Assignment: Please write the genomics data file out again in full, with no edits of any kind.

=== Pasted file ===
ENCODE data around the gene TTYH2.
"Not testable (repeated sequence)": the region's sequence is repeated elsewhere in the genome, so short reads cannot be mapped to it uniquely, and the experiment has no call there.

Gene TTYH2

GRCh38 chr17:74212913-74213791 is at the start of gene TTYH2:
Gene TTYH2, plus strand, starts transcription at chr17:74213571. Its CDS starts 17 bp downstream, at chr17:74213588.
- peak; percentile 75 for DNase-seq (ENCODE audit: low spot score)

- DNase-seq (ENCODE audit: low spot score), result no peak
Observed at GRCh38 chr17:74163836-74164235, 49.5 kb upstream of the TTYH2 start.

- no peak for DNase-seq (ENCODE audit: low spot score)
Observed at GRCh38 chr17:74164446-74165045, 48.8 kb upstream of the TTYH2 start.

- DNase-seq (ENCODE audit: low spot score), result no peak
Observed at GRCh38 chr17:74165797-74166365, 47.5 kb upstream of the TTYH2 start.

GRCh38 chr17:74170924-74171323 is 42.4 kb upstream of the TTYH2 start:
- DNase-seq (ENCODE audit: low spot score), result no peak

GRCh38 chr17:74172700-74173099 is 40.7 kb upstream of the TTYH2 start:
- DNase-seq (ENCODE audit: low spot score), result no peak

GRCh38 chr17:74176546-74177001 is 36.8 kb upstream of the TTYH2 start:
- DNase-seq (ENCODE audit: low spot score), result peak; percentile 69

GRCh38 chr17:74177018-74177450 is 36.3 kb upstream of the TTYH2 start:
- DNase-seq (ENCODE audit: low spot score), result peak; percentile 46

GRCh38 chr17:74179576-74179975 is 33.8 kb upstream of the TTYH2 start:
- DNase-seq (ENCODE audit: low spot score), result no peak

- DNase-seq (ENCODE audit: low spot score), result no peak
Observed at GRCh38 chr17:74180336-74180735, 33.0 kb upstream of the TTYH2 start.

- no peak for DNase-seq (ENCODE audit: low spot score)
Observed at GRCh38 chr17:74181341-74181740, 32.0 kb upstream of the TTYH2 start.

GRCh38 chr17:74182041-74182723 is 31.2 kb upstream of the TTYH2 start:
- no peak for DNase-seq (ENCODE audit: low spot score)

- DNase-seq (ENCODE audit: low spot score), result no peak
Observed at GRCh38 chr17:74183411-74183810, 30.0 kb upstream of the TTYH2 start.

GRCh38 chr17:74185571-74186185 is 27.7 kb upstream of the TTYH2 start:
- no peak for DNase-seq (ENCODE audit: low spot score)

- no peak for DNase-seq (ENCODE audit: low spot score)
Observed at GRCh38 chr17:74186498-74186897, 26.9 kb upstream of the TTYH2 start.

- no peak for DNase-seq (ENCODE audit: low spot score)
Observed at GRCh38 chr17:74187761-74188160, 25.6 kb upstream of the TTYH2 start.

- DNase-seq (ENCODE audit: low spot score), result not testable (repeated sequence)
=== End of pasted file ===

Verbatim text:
ENCODE data around the gene TTYH2.
"Not testable (repeated sequence)": the region's sequence is repeated elsewhere in the genome, so short reads cannot be mapped to it uniquely, and the experiment has no call there.

Gene TTYH2

GRCh38 chr17:74212913-74213791 is at the start of gene TTYH2:
Gene TTYH2, plus strand, starts transcription at chr17:74213571. Its CDS starts 17 bp downstream, at chr17:74213588.
- peak; percentile 75 for DNase-seq (ENCODE audit: low spot score)

- DNase-seq (ENCODE audit: low spot score), result no peak
Observed at GRCh38 chr17:74163836-74164235, 49.5 kb upstream of the TTYH2 start.

- no peak for DNase-seq (ENCODE audit: low spot score)
Observed at GRCh38 chr17:74164446-74165045, 48.8 kb upstream of the TTYH2 start.

- DNase-seq (ENCODE audit: low spot score), result no peak
Observed at GRCh38 chr17:74165797-74166365, 47.5 kb upstream of the TTYH2 start.

GRCh38 chr17:74170924-74171323 is 42.4 kb upstream of the TTYH2 start:
- DNase-seq (ENCODE audit: low spot score), result no peak

GRCh38 chr17:74172700-74173099 is 40.7 kb upstream of the TTYH2 start:
- DNase-seq (ENCODE audit: low spot score), result no peak

GRCh38 chr17:74176546-74177001 is 36.8 kb upstream of the TTYH2 start:
- DNase-seq (ENCODE audit: low spot score), result peak; percentile 69

GRCh38 chr17:74177018-74177450 is 36.3 kb upstream of the TTYH2 start:
- DNase-seq (ENCODE audit: low spot score), result peak; percentile 46

GRCh38 chr17:74179576-74179975 is 33.8 kb upstream of the TTYH2 start:
- DNase-seq (ENCODE audit: low spot score), result no peak

- DNase-seq (ENCODE audit: low spot score), result no peak
Observed at GRCh38 chr17:74180336-74180735, 33.0 kb upstream of the TTYH2 start.

- no peak for DNase-seq (ENCODE audit: low spot score)
Observed at GRCh38 chr17:74181341-74181740, 32.0 kb upstream of the TTYH2 start.

GRCh38 chr17:74182041-74182723 is 31.2 kb upstream of the TTYH2 start:
- no peak for DNase-seq (ENCODE audit: low spot score)

- DNase-seq (ENCODE audit: low spot score), result no peak
Observed at GRCh38 chr17:74183411-74183810, 30.0 kb upstream of the TTYH2 start.

GRCh38 chr17:74185571-74186185 is 27.7 kb upstream of the TTYH2 start:
- no peak for DNase-seq (ENCODE audit: low spot score)

- no peak for DNase-seq (ENCODE audit: low spot score)
Observed at GRCh38 chr17:74186498-74186897, 26.9 kb upstream of the TTYH2 start.

- no peak for DNase-seq (ENCODE audit: low spot score)
Observed at GRCh38 chr17:74187761-74188160, 25.6 kb upstream of the TTYH2 start.

- DNase-seq (ENCODE audit: low spot score), result not testable (repeated sequence)